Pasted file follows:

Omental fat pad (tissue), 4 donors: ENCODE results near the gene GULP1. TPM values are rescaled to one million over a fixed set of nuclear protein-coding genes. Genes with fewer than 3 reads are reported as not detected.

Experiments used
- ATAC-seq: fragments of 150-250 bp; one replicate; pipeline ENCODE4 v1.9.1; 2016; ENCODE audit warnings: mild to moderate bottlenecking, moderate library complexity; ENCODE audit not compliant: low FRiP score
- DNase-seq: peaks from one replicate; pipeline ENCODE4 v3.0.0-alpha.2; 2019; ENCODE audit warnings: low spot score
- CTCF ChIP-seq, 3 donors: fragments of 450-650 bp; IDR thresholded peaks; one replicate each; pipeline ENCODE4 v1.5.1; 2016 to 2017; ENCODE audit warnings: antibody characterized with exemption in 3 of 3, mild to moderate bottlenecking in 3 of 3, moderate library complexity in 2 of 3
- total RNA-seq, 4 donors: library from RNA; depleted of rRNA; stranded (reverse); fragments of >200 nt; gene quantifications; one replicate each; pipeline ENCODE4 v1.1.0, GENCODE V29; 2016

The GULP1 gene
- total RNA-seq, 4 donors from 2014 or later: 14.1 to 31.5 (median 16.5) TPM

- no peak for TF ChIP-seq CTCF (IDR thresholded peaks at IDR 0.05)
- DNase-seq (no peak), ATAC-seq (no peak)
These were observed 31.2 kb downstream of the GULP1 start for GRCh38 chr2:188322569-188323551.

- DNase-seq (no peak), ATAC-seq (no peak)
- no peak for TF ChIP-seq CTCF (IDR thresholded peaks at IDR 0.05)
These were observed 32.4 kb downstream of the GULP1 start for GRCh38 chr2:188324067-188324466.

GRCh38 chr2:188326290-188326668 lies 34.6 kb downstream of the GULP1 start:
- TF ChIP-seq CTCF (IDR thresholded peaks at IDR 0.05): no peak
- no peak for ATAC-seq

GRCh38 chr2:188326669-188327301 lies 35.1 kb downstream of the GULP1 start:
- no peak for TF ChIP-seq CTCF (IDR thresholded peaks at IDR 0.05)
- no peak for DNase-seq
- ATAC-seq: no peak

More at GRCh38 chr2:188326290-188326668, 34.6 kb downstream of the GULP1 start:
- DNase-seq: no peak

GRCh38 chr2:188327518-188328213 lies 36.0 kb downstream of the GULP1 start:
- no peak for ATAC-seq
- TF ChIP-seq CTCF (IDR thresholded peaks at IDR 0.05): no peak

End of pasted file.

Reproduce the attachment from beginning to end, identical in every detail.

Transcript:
Omental fat pad (tissue), 4 donors: ENCODE results near the gene GULP1. TPM values are rescaled to one million over a fixed set of nuclear protein-coding genes. Genes with fewer than 3 reads are reported as not detected.

Experiments used
- ATAC-seq: fragments of 150-250 bp; one replicate; pipeline ENCODE4 v1.9.1; 2016; ENCODE audit warnings: mild to moderate bottlenecking, moderate library complexity; ENCODE audit not compliant: low FRiP score
- DNase-seq: peaks from one replicate; pipeline ENCODE4 v3.0.0-alpha.2; 2019; ENCODE audit warnings: low spot score
- CTCF ChIP-seq, 3 donors: fragments of 450-650 bp; IDR thresholded peaks; one replicate each; pipeline ENCODE4 v1.5.1; 2016 to 2017; ENCODE audit warnings: antibody characterized with exemption in 3 of 3, mild to moderate bottlenecking in 3 of 3, moderate library complexity in 2 of 3
- total RNA-seq, 4 donors: library from RNA; depleted of rRNA; stranded (reverse); fragments of >200 nt; gene quantifications; one replicate each; pipeline ENCODE4 v1.1.0, GENCODE V29; 2016

The GULP1 gene
- total RNA-seq, 4 donors from 2014 or later: 14.1 to 31.5 (median 16.5) TPM

- no peak for TF ChIP-seq CTCF (IDR thresholded peaks at IDR 0.05)
- DNase-seq (no peak), ATAC-seq (no peak)
These were observed 31.2 kb downstream of the GULP1 start for GRCh38 chr2:188322569-188323551.

- DNase-seq (no peak), ATAC-seq (no peak)
- no peak for TF ChIP-seq CTCF (IDR thresholded peaks at IDR 0.05)
These were observed 32.4 kb downstream of the GULP1 start for GRCh38 chr2:188324067-188324466.

GRCh38 chr2:188326290-188326668 lies 34.6 kb downstream of the GULP1 start:
- TF ChIP-seq CTCF (IDR thresholded peaks at IDR 0.05): no peak
- no peak for ATAC-seq

GRCh38 chr2:188326669-188327301 lies 35.1 kb downstream of the GULP1 start:
- no peak for TF ChIP-seq CTCF (IDR thresholded peaks at IDR 0.05)
- no peak for DNase-seq
- ATAC-seq: no peak

More at GRCh38 chr2:188326290-188326668, 34.6 kb downstream of the GULP1 start:
- DNase-seq: no peak

GRCh38 chr2:188327518-188328213 lies 36.0 kb downstream of the GULP1 start:
- no peak for ATAC-seq
- TF ChIP-seq CTCF (IDR thresholded peaks at IDR 0.05): no peak